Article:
While traveling last month, I chanced on "Medical Mysteries," a television show about disease and illnesses that stump the experts. I killed two hours, engrossed by others' medical problems. Why? Just trying to build my knowledge about the human body, because I happen to own one.
(And there is a short story, isn't there? A future where you mortgage your body. Wow, such possibilities. Think I'll call it "The Owner".)
The first case stayed with me. A young female college student developed a problem where she would vomit after a few bites. Naturally, she began losing weight and energy and called her Mom after the issue worsened. Her mother, on seeing her daughter when changing clothes, was shock. Always petite and slender, her daughter was now skeletal, with ribs and joints clearly, sharply outline.
Doctor after doctor failed to diagnose the problem. Most assumed anorexia nervosa. She was classic, a doctor told her without looking at anything. It's all in your head.
To the Internet! The woman began searching for help about her problem. Eventually, she saw a procedure that allowed 3D modeling through MRI and found a doctor to help her. He discovered she had a rare condition where her arteries had squeezed around her duodenum. Nothing could pass through it from her stomach. Surgery was required to resection the duodenum around the arteries.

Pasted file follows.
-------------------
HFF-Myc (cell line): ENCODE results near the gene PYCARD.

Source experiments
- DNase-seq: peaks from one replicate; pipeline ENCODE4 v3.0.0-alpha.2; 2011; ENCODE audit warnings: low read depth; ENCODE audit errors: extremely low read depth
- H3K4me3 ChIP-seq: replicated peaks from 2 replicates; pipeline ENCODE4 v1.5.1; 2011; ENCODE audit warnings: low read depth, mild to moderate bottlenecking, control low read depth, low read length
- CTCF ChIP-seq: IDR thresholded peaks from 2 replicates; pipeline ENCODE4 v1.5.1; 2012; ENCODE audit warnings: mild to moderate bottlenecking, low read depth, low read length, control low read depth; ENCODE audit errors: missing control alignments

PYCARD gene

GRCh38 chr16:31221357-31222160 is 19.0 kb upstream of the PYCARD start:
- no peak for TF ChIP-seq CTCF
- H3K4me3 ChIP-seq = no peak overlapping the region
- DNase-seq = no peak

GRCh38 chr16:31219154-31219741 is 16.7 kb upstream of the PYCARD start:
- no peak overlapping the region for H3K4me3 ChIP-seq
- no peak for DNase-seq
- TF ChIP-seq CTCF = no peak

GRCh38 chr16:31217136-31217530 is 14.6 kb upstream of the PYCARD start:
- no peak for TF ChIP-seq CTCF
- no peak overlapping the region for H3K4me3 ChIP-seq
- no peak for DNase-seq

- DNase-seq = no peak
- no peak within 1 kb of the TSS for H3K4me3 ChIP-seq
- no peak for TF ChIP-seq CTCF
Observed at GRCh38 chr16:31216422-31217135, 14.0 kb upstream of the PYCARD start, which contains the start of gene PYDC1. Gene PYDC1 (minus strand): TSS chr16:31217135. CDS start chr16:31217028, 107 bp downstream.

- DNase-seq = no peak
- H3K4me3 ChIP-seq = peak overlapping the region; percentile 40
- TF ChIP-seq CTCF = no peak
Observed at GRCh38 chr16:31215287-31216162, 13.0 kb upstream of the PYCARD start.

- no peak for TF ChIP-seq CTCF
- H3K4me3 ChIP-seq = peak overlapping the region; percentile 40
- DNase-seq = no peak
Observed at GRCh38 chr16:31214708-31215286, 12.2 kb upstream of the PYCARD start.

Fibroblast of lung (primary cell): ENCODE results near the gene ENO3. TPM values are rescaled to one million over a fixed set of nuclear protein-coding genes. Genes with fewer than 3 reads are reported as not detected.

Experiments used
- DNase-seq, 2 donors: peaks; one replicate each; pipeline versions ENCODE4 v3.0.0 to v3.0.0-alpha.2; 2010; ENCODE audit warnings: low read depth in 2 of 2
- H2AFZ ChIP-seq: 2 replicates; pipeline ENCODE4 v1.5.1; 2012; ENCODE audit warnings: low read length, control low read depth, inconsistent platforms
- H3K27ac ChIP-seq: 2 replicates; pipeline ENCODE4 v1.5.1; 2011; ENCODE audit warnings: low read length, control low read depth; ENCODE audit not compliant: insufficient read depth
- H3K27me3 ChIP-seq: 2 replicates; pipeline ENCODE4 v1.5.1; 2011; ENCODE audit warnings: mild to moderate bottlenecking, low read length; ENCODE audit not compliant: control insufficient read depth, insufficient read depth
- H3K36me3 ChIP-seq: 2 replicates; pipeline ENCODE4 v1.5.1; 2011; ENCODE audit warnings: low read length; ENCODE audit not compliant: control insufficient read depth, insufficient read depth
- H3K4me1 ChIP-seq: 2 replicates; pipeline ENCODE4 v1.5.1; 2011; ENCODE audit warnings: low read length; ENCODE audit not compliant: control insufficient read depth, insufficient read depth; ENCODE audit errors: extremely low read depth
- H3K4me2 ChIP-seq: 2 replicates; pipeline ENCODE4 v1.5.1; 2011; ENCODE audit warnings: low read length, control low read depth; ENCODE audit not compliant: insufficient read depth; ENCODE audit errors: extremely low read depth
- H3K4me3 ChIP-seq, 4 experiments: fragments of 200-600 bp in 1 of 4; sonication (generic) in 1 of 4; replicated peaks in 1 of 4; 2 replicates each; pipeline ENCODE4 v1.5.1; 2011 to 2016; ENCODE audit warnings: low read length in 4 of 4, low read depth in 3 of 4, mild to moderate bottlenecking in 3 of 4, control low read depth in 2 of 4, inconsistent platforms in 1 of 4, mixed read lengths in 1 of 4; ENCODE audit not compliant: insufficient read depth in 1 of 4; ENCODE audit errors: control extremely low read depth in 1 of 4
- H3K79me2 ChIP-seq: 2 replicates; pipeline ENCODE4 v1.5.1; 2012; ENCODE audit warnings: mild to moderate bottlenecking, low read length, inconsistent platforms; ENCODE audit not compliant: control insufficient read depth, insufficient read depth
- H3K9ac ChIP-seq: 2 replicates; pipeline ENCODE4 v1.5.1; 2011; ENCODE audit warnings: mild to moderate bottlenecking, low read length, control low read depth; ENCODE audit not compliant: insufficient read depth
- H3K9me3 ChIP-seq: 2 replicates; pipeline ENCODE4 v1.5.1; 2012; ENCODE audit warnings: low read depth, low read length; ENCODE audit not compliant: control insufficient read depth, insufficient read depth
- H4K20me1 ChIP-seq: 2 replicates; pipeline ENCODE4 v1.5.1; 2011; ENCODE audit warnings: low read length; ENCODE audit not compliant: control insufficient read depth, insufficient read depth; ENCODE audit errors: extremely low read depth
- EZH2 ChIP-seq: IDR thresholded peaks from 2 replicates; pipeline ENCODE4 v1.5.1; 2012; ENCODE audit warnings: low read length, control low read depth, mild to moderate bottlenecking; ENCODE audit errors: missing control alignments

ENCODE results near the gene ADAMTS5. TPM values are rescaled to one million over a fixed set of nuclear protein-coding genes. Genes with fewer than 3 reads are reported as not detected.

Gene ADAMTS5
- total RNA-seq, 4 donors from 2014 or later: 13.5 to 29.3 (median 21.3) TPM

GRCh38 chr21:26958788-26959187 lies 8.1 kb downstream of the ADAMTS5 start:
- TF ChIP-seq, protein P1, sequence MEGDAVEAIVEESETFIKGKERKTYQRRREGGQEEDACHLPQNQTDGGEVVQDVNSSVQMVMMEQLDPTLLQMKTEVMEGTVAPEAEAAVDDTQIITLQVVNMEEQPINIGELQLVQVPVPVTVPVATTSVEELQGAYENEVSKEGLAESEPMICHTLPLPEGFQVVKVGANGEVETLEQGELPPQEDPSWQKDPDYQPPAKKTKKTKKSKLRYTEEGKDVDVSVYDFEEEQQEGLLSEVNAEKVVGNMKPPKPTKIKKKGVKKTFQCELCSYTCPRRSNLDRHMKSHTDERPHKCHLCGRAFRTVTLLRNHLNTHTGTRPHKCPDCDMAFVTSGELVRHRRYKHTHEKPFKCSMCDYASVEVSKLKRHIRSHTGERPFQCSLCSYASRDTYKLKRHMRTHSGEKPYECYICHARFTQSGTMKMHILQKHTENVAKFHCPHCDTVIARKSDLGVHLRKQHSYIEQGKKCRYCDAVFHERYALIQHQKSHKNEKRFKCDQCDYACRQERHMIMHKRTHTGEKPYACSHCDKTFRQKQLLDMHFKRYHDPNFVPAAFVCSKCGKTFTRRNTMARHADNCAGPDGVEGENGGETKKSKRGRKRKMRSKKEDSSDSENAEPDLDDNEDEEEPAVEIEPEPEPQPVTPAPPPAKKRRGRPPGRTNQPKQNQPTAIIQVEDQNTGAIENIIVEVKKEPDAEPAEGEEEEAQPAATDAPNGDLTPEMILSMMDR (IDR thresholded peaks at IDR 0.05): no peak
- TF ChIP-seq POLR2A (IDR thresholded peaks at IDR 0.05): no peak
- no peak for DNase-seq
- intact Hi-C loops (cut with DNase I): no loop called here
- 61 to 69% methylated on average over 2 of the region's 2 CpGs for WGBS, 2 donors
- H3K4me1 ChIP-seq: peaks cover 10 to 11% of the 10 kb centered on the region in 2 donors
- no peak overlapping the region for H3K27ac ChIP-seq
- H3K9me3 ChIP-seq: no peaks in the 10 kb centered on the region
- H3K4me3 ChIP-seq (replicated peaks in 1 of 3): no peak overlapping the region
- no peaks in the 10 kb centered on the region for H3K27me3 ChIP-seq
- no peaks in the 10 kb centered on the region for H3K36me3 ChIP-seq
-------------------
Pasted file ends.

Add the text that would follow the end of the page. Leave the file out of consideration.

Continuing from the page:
It's good information to know. I filled it away, in case I ever notice these symptoms in myself or another.
By the way, she recovered and graduated from college and applied to Law School. She plans to be a patient advocate.
All of this returned to me today while reading The Age. Australians are smitten with a British television show, "Embarrassing Bodies". Quoting the article, ""My labia's too large," complained one 23-year-old. Why do we care? Because "it affects me every single day, and every day I feel more bad about myself".
The complaint is not for aesthetic reasons but for comfort; the labia has swollen so far that it rubs her underwear and she dreams about cutting it off."
You see why I want to watch.
Seriously, I want to watch because this body that I have, which I use just about every day, changes just about every day. I need to educate myself about what it's doing. New bumps and lumps, limps and pains come and go, like they follow some sort of cosmic tide. Are they normal? Should I be concerned? I don't know. Although I own the body, free and clear, nobody gives me any sort of good insight into what in the world causes these things. It's left to me to listen to my breathing, beating heart, burping, and farting, inspect my bowel movements and my pee, and say, "I guess that's okay, I'll keep an eye on it," unless you want to run to a doctor for enlightenment.
Sorry, but as much as I like my body, that gets expensive.
Besides these shows, the voyeur in me rears up, mortified and fascinated by the issues that affect others - like the guy with a 'fractured penis'. I mean, how the hell do you fracture a penis? Seriously? And what do you do about it when you get one?
I mean, that would be good information to have.
Just in case.
Causes Michael Seidel Supports
Kiva, Women's International League for Peace and Freedom, Propublica.org, Doctors Without Borders, GreaterGood.com